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Anekāntavāda And Syādvāda: Part 1

Published: 10.01.2012
Updated: 02.07.2015

Anekāntavāda is the heart of Jaina metaphysics and Nayavāda and Syādvāda (or Saptabhaṅgī) are its main arteries. Or, to use a happier mataphor, the bird of anekāntavāda flies on its two wings of nayavāda and syādvāda. It is beyond the scope of the present work of give a full exposition, not to mention an ample critical assessment, to even some of the most essential aspects of these three topics. The traditional viewpoints are, of course, presented in the old Prākṛta and Sanskrit works. But no sizeable literature, which is commensurate with the magnitude and importance of these problems, and which represents any significant effort for achieving a reorientation of these problems to the trends of modern thought, has yet come into existence although the need of such effort cannot be exaggerated. However, consistently with the aim of the present study that it should confine itself to certain important problems which have received inadequate or little attention, we may discuss, in the present chapter, how anekāntavāda—the theory of manifoldness or indetermination—manifests itself as the most consistent form of realism in Indian philosophy. A glimpse into some significant implications of nayavāda and syādvāda will also follow the inquiry into anekāntavāda.

As already shown, while repudiating the,idealistic notion of the concrete universal, the theory of identity-in-difference, the metaphysical presupposition of anekāntavāda, animating all the spheres of Jaina philosophical thinking, recognises the objectivity of the material universe. The objectivity of the universe signifies the fact that the universe is independent of the mind of consciousness. This independence, or the duality of consciousness and the material universe, necessarily presupposes the principle of distinction, which exerts a compulsive force until the logical goal of this principle is reached in the form of the development of the Jaina concepts of reality and knowledge into the comprehensive scheme of anekānta realism. In other words, once the initial step is taken, namely the recognition of the principle of distinction as being at the root of the duality of the mind and the world, there is no stopping short of working out, to their logical conclusion, the consequences of the operation of the principle of distinction. The claim that anekāntavāda is the most consistent form of realism lies in the fact that Jainism Has allowed the principle of distinction to run its full course until it reaches its logical terminus, the theory of manifoldness of reality and knowledge.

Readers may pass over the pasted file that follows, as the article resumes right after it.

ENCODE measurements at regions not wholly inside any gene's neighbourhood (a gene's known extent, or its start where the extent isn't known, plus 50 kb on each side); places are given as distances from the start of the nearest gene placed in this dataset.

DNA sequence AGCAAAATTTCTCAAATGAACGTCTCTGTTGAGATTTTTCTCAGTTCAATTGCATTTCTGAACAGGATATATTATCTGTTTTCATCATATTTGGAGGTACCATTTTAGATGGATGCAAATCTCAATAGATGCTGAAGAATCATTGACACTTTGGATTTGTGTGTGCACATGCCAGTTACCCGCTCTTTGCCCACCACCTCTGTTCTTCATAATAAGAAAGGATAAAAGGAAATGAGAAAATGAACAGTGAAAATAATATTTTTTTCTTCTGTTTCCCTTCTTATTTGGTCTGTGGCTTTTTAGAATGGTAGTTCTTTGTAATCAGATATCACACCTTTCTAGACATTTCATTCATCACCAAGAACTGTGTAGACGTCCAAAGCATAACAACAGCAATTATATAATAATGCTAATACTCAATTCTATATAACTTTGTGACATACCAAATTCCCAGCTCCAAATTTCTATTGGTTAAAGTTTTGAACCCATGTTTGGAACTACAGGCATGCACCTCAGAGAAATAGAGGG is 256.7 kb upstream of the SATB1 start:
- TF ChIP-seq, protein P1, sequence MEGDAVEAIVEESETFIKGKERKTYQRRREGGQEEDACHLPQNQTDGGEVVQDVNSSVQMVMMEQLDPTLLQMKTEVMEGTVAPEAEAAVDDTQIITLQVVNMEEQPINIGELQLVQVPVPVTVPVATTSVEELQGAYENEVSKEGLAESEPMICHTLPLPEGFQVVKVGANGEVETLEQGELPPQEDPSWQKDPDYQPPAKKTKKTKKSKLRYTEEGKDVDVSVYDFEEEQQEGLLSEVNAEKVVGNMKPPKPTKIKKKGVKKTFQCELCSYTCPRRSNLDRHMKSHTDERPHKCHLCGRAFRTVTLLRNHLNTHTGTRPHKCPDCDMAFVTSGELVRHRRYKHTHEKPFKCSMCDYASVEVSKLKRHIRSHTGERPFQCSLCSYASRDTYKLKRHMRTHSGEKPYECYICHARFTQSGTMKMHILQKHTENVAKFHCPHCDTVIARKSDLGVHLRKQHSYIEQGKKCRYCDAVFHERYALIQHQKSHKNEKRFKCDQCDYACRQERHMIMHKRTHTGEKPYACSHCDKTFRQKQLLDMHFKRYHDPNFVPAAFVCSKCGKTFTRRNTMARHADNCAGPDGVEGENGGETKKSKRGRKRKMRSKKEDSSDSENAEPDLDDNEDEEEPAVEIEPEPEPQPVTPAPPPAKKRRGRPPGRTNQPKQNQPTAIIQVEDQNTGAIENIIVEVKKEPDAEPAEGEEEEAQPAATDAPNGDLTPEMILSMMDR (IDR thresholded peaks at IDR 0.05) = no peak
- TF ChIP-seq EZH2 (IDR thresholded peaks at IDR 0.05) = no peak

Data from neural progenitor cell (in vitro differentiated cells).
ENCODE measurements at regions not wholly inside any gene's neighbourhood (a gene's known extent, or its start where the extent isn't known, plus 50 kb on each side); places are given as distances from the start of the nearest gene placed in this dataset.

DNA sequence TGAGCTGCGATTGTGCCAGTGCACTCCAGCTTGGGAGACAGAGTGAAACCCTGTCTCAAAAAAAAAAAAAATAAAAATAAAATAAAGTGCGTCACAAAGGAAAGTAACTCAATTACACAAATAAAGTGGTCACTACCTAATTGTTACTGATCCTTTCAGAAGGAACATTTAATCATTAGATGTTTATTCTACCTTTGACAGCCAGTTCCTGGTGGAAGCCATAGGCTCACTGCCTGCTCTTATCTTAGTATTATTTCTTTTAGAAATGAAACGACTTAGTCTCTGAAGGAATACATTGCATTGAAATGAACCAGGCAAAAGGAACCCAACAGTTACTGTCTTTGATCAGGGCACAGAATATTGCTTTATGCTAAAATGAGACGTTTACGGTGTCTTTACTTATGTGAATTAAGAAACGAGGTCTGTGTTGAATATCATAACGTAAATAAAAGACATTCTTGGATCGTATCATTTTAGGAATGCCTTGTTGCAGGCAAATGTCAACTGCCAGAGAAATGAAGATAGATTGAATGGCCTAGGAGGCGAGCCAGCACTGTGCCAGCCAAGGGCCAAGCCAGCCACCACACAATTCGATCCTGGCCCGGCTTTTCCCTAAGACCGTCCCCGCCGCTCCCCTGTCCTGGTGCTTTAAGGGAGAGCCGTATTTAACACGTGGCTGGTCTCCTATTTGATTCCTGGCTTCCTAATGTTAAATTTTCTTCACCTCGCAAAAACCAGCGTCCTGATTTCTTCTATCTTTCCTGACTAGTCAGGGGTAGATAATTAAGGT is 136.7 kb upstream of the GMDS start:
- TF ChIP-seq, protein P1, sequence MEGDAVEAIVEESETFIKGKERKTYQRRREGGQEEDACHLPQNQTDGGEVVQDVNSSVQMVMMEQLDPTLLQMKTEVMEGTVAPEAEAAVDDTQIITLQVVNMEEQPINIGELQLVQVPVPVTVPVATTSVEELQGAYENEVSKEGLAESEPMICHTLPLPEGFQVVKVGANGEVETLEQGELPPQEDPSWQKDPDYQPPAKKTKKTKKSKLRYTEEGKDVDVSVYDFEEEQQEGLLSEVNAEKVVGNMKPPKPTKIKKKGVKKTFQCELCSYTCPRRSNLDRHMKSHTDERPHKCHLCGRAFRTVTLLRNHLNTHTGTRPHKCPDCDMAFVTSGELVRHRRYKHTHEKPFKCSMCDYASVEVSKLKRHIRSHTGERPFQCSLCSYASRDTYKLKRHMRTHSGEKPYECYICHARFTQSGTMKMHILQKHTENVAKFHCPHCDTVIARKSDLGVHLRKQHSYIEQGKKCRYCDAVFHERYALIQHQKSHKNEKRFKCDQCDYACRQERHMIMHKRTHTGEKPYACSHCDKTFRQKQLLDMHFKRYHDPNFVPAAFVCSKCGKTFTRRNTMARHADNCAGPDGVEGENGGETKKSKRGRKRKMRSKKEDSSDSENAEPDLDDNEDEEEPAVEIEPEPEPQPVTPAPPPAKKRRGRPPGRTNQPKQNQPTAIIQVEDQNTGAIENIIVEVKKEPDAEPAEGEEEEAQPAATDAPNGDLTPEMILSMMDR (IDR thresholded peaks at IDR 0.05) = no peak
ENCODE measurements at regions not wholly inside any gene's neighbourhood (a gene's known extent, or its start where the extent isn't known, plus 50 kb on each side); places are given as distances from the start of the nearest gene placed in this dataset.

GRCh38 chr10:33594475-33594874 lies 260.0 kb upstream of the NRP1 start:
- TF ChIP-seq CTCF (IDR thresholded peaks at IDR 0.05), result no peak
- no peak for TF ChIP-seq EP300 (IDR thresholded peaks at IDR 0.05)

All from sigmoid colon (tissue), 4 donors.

The first significant step to be taken, once the operative principle of distinction is accepted, is the postulation of a multiplicity of ultimate reals constituting the cosmos. The material or the objective world is constituted, according to Jaina ontology, by five ultimate reals: viz., matter (pudgala) space (ākāśa), time (kāla), the medium of motion (dharma) and the medium of rest (adharma); and the mental or the subjective world consists of an infinity of independent minds, or spirits, in their conditioned or free existence. An analysis, on the physical as well as on the mental side, reveals, therefore, a multiple or pluralistic universe.

The other step, which along with the corollary to be referred to a little later in this chapter, fulfils the purpose of the ubiquitously operative principle of distinction, and which imparts the name of 'anekāntavāda', after which the entire Jaina metaphysics is often known, is the postulation of manifoldness, or inherent complexity, within each of the reals in the universe. In other words, reality, according to Jainism, is not merely multiple but each real, in its turn, is manifold or complex to its core. Reality is thus a complex web of manyness (aneka) and manifoldness (anekānta). The central thesis of the Jaina is, according to a modern critic, "that there is not only diversity but each real is equally diversified".[1]